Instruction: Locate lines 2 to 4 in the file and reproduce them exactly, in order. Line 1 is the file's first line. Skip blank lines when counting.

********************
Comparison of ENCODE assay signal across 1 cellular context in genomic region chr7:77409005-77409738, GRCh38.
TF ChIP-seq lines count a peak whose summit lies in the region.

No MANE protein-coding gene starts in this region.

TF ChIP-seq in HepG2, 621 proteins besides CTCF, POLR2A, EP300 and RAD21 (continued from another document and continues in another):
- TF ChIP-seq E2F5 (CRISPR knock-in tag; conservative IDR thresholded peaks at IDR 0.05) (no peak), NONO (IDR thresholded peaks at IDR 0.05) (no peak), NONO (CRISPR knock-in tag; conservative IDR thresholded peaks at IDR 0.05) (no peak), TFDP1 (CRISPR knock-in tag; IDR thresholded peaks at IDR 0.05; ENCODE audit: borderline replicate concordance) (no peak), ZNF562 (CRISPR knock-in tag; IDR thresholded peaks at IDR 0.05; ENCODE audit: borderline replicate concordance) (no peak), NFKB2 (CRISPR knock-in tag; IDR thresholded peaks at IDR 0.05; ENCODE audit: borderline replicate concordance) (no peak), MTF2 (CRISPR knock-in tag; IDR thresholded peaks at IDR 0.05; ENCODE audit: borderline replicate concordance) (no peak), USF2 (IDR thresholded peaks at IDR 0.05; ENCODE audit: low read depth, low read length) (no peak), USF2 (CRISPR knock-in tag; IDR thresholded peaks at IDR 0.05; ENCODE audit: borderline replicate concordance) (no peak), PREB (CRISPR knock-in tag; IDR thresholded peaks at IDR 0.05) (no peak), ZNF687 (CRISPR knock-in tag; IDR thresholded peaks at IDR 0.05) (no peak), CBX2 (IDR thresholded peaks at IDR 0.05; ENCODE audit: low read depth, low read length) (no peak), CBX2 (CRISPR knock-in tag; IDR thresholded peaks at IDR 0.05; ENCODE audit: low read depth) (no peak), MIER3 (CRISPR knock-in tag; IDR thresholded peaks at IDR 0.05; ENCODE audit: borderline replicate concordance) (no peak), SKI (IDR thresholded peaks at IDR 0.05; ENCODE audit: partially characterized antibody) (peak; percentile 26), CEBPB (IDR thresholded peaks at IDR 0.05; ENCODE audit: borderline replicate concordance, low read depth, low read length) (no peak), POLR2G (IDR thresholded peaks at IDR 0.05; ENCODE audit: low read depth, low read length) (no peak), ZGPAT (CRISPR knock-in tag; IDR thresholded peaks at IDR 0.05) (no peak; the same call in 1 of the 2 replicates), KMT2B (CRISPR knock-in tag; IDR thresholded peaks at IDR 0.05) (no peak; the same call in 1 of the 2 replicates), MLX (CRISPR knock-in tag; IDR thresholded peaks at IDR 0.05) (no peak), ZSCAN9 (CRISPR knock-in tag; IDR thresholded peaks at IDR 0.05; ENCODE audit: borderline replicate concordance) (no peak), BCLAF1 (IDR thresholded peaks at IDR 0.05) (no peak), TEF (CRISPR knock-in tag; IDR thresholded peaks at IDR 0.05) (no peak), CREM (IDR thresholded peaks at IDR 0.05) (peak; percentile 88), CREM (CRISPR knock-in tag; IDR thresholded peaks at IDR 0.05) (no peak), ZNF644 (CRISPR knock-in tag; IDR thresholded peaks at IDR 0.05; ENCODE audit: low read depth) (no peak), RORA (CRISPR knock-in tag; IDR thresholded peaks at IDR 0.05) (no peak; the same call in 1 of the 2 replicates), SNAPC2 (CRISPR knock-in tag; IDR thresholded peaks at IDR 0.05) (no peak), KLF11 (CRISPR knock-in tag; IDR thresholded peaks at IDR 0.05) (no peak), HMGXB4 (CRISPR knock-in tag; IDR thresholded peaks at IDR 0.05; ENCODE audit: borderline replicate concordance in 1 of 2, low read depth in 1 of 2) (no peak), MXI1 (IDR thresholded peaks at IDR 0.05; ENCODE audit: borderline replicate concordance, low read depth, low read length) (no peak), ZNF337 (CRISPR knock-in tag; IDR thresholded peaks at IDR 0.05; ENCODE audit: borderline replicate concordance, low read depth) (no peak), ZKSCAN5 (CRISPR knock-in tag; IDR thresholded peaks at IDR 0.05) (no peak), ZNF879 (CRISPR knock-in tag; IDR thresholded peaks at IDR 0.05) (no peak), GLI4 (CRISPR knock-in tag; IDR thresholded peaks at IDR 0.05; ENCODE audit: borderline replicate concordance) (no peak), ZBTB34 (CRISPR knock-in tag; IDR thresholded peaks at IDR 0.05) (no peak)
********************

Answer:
TF ChIP-seq lines count a peak whose summit lies in the region.

No MANE protein-coding gene starts in this region.

TF ChIP-seq in HepG2, 621 proteins besides CTCF, POLR2A, EP300 and RAD21 (continued from another document and continues in another):